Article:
When Bitcoin first launched, the community was extremely small and it slowly grew during the first two years until the project’s creator, Satoshi Nakamoto, left the community for good. During the early years encompassing the world of cryptocurrencies, a number of anonymous individuals like Sunny King, Artforz, Rat4, and Cobra followed Satoshi’s method of keeping themselves unknown to the general public. The following is a look at the creator of the privacy-centric Cryptonote protocol, known as Nicolas van Saberhagen. The pseudonym was leveraged by the inventor of the untraceable transaction technology that sparked the features present in the blockchain networks Bytecoin, Monero, and two dozen others.
Crypto’s Anonymous Personalities and the Mysterious Nicolas van Saberhagen
During the last 13 years, a number of individuals within the cryptocurrency ecosystem have remained anonymous. The use of anonymity when creating a crypto project continues to this very day, and people creating decentralized finance (defi) protocols, and even non-fungible token (NFT) collections have done so under anonymity.
In the early days, after Satoshi Nakamoto left, crypto project anonymity and “ninja launches” were commonplace within the nascent digital currency environment. For instance, the individual who launched the first graphics processing unit (GPU) mining farm, Artforz, was anonymous.
Artforz also implemented the first FPGA miner and launched a cryptocurrency asset called Tenebrix. The Tenebrix digital currency was dubbed a “CPU-friendly, GPU-hostile cryptocurrency” and Tenebrix gave birth to Scrypt as a proof-of-work (PoW) function and the crypto networks Fairbrix and Litecoin (LTC).
Another anonymous individual within the crypto community was Sunny King, the creator of the first proof-of-stake (PoS) function, and the inventor of Peercoin (PPC). The difference between Peercoin and most PoS networks today, is PPC is a hybrid model of both PoW and PoS. After King disappeared for a while, the anonymous creator came back to create another project called Vee.tech, which never really materialized.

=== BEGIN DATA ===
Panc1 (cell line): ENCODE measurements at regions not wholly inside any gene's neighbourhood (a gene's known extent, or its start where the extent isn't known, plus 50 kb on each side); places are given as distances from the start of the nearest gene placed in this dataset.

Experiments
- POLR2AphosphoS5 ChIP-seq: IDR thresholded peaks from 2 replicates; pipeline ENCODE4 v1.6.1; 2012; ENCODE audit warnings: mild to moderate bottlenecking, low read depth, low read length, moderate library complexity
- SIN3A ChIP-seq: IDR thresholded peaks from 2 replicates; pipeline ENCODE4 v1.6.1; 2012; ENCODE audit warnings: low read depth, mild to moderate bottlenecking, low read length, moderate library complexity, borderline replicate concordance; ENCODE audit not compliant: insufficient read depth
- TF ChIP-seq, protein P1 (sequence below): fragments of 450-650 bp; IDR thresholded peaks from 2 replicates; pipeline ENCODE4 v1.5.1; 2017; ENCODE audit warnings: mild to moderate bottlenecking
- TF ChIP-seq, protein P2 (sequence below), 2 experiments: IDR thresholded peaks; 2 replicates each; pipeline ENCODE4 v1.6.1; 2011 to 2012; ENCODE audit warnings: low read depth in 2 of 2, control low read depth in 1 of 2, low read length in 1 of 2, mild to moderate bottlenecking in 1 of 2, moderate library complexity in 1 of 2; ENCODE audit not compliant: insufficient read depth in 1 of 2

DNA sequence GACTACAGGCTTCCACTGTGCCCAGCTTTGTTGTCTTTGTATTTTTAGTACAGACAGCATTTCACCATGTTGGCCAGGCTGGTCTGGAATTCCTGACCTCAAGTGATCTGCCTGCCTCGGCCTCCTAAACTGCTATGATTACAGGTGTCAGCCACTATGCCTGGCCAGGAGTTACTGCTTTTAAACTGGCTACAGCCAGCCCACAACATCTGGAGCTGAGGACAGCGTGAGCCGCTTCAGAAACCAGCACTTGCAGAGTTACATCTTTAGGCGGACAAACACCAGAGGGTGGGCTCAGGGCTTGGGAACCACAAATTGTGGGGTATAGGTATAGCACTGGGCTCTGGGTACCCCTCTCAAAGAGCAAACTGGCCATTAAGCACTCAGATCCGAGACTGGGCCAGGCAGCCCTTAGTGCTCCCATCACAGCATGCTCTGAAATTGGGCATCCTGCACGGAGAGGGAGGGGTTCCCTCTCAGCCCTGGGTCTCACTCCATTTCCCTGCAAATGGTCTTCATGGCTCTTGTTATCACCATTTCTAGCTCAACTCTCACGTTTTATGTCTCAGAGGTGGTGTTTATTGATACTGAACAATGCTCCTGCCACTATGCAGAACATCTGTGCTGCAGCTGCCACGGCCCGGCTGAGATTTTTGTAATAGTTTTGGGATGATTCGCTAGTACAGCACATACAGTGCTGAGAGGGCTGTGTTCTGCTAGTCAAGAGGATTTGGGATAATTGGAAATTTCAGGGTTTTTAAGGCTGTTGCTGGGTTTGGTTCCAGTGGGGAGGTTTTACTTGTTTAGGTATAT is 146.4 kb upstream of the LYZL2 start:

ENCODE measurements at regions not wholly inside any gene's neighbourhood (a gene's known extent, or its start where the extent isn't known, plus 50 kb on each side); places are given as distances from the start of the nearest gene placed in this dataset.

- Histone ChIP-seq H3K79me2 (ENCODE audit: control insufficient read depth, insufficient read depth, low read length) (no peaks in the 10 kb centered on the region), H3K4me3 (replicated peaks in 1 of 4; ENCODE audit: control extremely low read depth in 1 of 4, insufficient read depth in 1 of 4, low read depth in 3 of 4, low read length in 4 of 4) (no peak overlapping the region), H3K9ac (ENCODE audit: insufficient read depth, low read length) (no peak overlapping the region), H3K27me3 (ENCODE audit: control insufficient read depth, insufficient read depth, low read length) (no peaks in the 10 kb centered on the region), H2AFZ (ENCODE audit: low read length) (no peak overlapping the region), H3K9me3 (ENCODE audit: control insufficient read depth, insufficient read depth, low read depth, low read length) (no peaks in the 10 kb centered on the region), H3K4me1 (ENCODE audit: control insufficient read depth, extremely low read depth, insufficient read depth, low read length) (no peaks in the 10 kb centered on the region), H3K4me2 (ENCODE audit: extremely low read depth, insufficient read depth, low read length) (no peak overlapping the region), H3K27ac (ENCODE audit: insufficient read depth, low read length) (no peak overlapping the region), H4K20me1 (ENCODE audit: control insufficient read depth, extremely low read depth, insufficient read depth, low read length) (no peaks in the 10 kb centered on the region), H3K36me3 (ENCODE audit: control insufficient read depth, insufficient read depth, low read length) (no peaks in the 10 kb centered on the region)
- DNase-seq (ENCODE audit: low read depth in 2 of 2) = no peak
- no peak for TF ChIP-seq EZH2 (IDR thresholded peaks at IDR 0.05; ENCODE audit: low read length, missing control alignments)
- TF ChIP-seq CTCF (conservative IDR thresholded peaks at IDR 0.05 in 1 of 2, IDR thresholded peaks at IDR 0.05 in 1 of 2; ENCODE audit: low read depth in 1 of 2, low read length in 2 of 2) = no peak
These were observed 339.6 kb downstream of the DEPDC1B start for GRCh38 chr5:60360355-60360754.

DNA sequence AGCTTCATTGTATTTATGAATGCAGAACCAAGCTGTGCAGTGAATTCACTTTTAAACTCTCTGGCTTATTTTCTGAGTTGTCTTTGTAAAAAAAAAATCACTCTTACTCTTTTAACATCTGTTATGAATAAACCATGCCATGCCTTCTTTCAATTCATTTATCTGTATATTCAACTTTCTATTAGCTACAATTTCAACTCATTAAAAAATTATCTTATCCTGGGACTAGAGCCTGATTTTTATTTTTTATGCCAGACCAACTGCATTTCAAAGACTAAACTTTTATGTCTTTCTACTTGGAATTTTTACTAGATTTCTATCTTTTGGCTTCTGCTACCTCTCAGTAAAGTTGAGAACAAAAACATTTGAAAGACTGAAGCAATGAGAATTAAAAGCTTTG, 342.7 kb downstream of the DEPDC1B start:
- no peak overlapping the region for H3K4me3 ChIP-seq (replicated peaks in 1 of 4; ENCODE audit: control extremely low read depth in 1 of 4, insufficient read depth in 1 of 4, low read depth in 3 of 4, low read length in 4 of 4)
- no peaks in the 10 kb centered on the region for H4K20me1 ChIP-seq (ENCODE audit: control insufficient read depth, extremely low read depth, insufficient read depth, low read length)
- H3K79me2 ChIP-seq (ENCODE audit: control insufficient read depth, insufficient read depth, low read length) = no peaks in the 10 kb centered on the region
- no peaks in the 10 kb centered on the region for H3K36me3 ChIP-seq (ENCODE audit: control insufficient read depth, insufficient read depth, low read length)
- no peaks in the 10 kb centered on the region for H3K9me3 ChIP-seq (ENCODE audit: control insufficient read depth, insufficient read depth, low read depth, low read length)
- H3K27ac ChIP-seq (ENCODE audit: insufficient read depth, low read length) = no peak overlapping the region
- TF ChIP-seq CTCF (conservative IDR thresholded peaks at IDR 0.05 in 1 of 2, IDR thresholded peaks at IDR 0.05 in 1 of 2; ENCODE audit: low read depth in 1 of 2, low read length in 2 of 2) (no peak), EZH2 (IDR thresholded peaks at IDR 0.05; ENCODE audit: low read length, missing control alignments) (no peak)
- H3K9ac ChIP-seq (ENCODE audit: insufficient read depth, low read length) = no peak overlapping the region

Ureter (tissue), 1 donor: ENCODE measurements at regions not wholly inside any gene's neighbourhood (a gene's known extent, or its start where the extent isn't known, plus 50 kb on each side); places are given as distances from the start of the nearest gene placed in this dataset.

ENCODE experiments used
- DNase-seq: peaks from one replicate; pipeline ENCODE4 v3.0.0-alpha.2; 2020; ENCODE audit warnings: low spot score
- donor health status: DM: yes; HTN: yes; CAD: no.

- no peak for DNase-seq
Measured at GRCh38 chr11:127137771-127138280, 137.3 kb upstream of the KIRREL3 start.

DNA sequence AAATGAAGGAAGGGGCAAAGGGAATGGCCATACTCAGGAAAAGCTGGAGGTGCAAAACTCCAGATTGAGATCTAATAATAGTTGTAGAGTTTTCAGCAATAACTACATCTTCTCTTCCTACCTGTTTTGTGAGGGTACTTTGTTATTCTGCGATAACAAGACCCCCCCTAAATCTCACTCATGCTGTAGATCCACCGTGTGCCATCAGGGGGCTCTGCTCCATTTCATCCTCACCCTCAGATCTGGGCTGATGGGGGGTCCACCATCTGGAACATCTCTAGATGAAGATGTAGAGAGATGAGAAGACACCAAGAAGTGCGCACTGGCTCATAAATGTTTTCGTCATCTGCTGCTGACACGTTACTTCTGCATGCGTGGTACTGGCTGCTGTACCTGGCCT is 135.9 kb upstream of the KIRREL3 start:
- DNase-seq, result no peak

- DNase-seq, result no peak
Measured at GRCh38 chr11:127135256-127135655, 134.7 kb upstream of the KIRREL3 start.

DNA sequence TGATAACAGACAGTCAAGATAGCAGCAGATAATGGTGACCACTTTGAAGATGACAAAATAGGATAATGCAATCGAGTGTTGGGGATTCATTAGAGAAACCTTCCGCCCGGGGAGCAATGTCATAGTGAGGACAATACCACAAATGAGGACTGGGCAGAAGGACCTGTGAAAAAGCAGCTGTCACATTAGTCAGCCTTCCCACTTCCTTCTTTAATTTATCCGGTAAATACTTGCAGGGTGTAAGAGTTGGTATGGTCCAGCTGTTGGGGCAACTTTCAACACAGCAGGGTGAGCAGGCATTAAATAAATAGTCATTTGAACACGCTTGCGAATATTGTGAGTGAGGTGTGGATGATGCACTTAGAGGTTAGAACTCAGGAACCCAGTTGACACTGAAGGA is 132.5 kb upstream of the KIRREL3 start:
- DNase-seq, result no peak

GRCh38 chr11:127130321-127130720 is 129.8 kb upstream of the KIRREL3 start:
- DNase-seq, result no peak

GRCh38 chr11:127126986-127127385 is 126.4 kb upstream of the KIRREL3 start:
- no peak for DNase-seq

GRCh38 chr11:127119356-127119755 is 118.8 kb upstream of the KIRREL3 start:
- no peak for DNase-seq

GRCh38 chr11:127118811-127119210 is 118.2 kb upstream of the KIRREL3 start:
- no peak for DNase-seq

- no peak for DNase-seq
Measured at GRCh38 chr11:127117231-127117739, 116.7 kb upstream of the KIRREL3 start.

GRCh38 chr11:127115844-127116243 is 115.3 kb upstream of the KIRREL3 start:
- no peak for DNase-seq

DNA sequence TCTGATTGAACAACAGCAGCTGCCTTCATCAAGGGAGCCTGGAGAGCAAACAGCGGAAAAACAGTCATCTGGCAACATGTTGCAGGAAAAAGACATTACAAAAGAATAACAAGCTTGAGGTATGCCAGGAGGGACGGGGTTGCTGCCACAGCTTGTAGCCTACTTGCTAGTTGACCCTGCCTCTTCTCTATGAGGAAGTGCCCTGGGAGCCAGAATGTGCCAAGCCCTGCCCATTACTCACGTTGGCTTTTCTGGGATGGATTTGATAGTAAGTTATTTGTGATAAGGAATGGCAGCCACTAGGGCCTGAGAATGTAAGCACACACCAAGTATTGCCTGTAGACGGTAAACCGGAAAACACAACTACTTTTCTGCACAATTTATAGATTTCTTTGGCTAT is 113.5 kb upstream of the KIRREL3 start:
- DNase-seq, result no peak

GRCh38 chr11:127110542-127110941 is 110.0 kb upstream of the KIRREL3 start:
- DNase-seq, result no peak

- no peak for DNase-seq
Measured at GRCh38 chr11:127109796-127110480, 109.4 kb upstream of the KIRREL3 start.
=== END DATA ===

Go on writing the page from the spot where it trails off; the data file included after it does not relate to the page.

Then there’s the mysterious Nicolas van Saberhagen, the anonymous creator of the Cryptonote whitepaper. The paper was originally published on December 12, 2012, and then a second version was later published on October 17, 2013.
Saberhagen’s Cryptonote technology was leveraged by the blockchain network Bytecoin (BCN), a crypto asset that was created from scratch, instead of being a fork of Bitcoin. The network also has a strange background, as bitcoinwiki.org says the BCN project is “not a fork of Bitcoin in any way. Its history is completely covered in the mist: countless puzzles, unknown developers’ names, and secret messages.”
Bytecoin, Satoshi’s So-Called ‘Second Project’ and the 7-Member Cryptonote Team
Like Bytecoin, the blockchain network Monero (XMR) is also fashioned from Saberhagen’s Cryptonote technology. Not much is known about the character Saberhagen, but some have theorized that the inventor may have crafted Bytecoin (BCN) and that BCN could possibly have been “Satoshi’s second project.”
Some have said that Saberhagen may have been the creator of Bitcoin, as both individuals were anonymous and both created breakthrough cryptographic schemes. Moreover, Saberhagen may be tied to even more mystery behind the Cryptonote technology, as members of the Stanford Bitcoin Group (now called the Stanford Blockchain Club) were once accused of being behind Cryptonote technology.
However, a member of the Stanford Bitcoin Group denied being involved with Cryptonote cryptocurrencies, the white paper, and tech. He further said that the Stanford Bitcoin Group had no involvement with Cryptonote tech, either. Furthermore, besides Saberhagen, the Cryptonote technology itself was also reportedly built by a team of individuals known as Johannes Meier, Maurice Planck, Max Jameson, Brandon Hawking, Catherine Erwin, Albert Werner, and Marec Plíškov.
I am not associated with the CryptoNote cryptocurrency project despite recent accusations https://t.co/HyKxXbF352
— Alain Meier (@alain) August 16, 2014
All seven team members, which use the names of famous scientists, were interviewed in an article that appeared on the web portal bitcoinbarbie.com. The seven-member Cryptonote team doesn’t mention Saberhagen’s role at all, and they further stressed that they had no intentions of creating a cryptocurrency. The Cryptonote team remarked that before Bytecoin, there was another project called “Betanote.”